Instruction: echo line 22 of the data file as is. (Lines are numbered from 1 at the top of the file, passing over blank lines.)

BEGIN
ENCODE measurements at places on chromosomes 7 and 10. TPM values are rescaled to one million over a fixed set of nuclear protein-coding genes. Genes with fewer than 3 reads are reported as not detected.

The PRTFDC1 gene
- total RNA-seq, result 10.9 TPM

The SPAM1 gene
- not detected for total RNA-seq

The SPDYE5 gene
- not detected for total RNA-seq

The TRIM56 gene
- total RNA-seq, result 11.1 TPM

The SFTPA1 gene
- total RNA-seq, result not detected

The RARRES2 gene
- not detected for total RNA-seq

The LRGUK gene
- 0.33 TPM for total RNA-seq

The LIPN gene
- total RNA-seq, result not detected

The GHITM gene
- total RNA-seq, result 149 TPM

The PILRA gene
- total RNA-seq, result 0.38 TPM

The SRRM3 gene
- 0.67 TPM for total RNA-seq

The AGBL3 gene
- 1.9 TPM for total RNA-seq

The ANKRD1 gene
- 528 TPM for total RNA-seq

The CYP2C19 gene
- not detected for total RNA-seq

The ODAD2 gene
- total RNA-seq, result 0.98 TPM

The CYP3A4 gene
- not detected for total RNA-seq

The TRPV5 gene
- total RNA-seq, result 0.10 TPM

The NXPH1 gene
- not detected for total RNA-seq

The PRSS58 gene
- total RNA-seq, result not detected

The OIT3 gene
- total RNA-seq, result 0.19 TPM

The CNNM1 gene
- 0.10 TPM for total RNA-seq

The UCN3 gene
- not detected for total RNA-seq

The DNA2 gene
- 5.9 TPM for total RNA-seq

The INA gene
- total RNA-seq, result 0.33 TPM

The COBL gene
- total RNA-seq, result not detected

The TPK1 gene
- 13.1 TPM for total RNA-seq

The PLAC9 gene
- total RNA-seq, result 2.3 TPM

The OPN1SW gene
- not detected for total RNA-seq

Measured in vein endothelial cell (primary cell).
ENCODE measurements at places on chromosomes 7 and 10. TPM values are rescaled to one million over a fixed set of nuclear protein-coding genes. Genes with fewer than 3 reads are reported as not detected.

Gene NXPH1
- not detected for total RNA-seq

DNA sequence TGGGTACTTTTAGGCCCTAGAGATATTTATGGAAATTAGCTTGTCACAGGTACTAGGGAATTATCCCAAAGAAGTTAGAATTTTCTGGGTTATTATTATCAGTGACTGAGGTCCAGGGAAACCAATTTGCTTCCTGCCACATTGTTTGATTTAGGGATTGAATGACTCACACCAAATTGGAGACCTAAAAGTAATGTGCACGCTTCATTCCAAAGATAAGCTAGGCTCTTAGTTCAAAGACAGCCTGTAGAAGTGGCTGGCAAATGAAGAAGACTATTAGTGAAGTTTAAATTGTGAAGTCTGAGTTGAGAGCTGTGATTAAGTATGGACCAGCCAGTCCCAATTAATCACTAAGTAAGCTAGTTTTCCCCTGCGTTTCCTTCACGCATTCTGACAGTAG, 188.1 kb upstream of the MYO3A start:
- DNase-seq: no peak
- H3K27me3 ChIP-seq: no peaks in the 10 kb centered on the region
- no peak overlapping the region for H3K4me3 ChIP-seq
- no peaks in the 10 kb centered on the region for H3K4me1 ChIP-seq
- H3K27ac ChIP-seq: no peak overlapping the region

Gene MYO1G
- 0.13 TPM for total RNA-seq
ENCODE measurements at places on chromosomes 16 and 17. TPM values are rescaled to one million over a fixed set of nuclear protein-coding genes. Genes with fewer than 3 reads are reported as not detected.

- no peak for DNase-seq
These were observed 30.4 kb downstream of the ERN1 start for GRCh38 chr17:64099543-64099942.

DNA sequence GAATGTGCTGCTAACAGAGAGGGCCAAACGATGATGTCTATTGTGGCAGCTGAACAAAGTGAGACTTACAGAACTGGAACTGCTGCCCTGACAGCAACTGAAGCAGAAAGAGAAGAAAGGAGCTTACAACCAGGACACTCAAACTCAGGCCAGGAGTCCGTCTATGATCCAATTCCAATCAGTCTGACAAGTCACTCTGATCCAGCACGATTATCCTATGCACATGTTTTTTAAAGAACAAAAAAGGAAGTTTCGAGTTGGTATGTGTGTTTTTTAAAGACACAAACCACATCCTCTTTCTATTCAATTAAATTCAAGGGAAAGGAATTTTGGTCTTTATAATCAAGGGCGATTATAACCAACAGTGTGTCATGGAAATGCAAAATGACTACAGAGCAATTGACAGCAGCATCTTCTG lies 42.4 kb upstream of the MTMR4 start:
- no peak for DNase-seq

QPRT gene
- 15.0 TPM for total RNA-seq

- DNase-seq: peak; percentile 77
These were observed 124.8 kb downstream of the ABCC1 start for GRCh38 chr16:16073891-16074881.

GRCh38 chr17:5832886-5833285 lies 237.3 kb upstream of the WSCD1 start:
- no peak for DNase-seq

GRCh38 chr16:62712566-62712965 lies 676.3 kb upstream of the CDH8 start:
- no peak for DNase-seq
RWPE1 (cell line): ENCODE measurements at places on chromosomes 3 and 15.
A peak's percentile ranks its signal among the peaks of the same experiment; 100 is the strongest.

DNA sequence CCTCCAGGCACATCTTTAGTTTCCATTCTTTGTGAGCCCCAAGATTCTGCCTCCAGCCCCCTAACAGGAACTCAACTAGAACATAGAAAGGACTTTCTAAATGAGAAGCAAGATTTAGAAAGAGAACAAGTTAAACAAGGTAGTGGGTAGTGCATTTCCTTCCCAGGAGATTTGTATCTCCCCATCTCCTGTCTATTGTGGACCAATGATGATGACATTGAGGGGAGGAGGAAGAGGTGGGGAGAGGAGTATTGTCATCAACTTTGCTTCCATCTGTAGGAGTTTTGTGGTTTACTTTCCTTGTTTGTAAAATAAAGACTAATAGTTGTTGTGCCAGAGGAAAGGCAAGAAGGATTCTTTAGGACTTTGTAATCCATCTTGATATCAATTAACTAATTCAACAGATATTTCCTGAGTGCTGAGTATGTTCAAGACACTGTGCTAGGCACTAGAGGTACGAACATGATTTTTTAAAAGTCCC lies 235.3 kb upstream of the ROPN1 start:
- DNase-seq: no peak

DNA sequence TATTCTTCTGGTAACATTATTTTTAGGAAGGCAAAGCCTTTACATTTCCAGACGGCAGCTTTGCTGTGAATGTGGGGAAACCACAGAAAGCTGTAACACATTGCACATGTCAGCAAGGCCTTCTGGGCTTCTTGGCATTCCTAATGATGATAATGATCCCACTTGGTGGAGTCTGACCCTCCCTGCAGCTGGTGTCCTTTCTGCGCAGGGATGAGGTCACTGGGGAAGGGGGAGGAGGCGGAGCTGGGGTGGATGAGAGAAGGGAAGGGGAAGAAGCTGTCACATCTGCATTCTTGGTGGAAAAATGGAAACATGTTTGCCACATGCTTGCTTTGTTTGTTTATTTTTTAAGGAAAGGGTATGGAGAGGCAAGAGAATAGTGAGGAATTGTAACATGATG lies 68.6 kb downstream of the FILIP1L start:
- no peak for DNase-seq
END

The SRRM3 gene